As I have observed and studied motivation I have simultaneously uncovered a very dark and sinister motivation that creates urgent action, but has its roots in some incredibly destructive power – shame. Shame is a tool we have probably all been exposed to at some point in our lives. I felt it as a child, when I inadvertently made an error, only to suffer the scowling eyebrows of correcting adults as they use shame to correct my behavior. I have used it as an adult to coerce action from friends or family or, worse yet, my own kids and I have had it used on me (as an adult) when under the authority of poorly equipped superiors.


Stealth mode

What makes shame so insidious is its beginning demeanor. It comes across as so passive and quite, so unintentional and accidental. Yet it is the knife in the gut as your ‘trusted’ friend stares you in the eyes, watching you sink to your knees as he holds the blade in its destructive mark. The worst part about shame is that it has become so prevalent in society, that we will even bring it upon ourselves. Self-induced shame over any action is not a normal response. It is a trained response to a given set of circumstances. The power of it though is that once trained – the enforcer can leave, but the shame will remain and resurface any time an action demands it.

I think one of the most powerful and yet broken lessons we learn is the shame of failure. Now, let me go on record as saying: “I do NOT believe that failure is an indication of brokenness, nor is it deserving of shame!” Yet shame remains as a very strong influencer of action and remedy. Somewhere in our lessons of life we learn the shame of failure and the ensuing quiet commitment to never ever feel that ridicule again. Shame works great for managers who are outcome oriented and have no interest in nurturing the process or the motivation. They don’t care how you get it done – just give them the result they want and they might leave you alone. In the end shame is a drain. It saps all the energy from you, it is sourced in brokenness and is essentially ‘playing not to lose’. It creates a temporary result that has no long term sustainability and is destructive to all involved.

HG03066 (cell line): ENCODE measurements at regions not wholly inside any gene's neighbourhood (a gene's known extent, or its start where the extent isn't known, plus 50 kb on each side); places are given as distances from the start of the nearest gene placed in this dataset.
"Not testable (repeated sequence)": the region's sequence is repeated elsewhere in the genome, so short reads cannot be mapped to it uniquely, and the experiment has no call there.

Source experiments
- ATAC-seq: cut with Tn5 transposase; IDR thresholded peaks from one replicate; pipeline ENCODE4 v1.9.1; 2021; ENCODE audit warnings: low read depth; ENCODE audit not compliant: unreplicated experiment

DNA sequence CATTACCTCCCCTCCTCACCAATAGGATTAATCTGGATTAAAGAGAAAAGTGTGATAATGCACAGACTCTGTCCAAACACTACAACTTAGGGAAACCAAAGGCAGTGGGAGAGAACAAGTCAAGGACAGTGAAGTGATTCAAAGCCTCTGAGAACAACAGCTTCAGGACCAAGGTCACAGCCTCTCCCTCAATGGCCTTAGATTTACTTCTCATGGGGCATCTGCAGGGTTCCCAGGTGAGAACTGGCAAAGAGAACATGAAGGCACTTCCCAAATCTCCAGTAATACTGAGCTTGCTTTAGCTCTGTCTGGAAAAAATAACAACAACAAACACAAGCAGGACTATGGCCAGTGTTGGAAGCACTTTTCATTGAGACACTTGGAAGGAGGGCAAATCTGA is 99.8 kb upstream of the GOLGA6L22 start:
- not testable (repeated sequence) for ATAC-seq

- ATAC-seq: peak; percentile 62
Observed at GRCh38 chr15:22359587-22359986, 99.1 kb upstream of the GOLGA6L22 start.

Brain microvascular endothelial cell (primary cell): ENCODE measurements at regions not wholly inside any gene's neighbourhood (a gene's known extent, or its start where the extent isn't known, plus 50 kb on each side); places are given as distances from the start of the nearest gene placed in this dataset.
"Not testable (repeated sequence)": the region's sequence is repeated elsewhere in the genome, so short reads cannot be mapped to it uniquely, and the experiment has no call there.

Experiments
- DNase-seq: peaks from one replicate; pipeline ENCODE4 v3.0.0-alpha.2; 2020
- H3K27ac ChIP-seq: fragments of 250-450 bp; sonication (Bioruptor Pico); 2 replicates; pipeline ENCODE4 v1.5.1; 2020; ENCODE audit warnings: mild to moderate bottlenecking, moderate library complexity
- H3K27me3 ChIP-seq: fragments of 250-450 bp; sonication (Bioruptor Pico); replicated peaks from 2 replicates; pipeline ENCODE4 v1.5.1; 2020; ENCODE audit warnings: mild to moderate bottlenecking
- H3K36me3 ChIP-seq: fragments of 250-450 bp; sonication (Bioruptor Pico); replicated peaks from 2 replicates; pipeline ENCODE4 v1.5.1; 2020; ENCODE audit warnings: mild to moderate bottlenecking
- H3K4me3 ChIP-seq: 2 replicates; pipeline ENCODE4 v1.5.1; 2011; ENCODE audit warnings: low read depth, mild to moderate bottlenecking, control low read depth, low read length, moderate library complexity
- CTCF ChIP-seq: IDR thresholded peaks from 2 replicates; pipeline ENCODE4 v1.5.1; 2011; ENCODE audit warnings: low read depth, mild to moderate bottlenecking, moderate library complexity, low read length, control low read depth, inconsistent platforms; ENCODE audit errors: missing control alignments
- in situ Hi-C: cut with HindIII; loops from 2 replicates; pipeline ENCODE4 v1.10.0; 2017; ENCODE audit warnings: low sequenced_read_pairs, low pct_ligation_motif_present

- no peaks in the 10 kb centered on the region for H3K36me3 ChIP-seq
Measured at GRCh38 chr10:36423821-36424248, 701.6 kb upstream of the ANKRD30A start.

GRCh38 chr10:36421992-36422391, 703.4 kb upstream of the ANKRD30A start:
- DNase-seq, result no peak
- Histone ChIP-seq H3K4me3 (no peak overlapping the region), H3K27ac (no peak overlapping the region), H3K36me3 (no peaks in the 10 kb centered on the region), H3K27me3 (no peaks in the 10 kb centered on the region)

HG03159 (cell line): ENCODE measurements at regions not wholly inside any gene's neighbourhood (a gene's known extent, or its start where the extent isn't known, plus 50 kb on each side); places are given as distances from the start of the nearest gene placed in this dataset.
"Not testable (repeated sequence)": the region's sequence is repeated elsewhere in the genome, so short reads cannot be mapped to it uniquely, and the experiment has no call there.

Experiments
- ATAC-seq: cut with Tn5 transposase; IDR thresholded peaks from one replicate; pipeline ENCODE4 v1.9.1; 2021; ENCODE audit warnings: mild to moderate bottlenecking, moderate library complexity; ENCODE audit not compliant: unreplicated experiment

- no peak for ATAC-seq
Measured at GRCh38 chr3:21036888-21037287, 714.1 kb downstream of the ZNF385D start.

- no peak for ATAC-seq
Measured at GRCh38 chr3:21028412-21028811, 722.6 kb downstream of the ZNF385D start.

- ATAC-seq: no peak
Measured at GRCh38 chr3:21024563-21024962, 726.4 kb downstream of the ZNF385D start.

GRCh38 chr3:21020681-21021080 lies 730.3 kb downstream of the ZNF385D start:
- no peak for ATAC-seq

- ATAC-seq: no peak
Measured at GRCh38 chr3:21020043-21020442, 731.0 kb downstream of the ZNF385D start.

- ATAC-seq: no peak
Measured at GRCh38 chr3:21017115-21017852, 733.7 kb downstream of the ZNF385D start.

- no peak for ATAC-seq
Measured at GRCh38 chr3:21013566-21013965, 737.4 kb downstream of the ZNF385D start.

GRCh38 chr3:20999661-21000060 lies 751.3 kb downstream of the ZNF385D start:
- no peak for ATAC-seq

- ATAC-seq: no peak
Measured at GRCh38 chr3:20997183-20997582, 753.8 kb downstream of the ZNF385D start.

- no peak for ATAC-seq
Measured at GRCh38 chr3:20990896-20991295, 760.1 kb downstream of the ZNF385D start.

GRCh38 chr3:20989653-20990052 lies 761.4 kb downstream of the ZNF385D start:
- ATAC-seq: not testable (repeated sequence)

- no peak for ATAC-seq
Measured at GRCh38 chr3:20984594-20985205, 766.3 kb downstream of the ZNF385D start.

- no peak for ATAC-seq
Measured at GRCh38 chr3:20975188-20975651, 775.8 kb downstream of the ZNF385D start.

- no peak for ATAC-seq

Leaders that quit

So what do we do with Leaders who quit? Shame them? Quitting is generally associated with failure and failure is typically frowned upon. We want winners. We want people who ‘go the distance’. Shame is often the coercive fuel that is used to keep leaders relentlessly pushing forward toward ever increasing productivity and performance. But it comes at a price and that price is safety and predictability. Leaders who are shamed will be less likely to risk a hunch or to act on intuition, because the down-side to failure or quitting a path of action that is not producing – is too shameful to bare. So they take the predictable road, they travel the less risky path and punch out the incremental changes that pose as advancement. It is safe there – but there is very little innovation.

Leaders should quit

Instead, I think we should encourage Leaders to quit anything that is clearly not working and not shame them for trying. Jack Welsh (former CEO of GE) is a strong advocate of failure in business. His perspective is: ‘Fail early. Learn from the failure. Make the adjustment and press on to success.’ Failure is an integral part of his designed path toward successful business.

In summary then, Leaders should quit. They should have the freedom to try the things they believe in and have safety from shame – if it doesn’t succeed the first time. They should be able to quit the things that are not working as soon as they discover it and be free to move on to the next without guilt or shame.

Two questions then:

  • What past leadership moments have caused you to feel shame?
  • If that shame were not there, how would your performance change?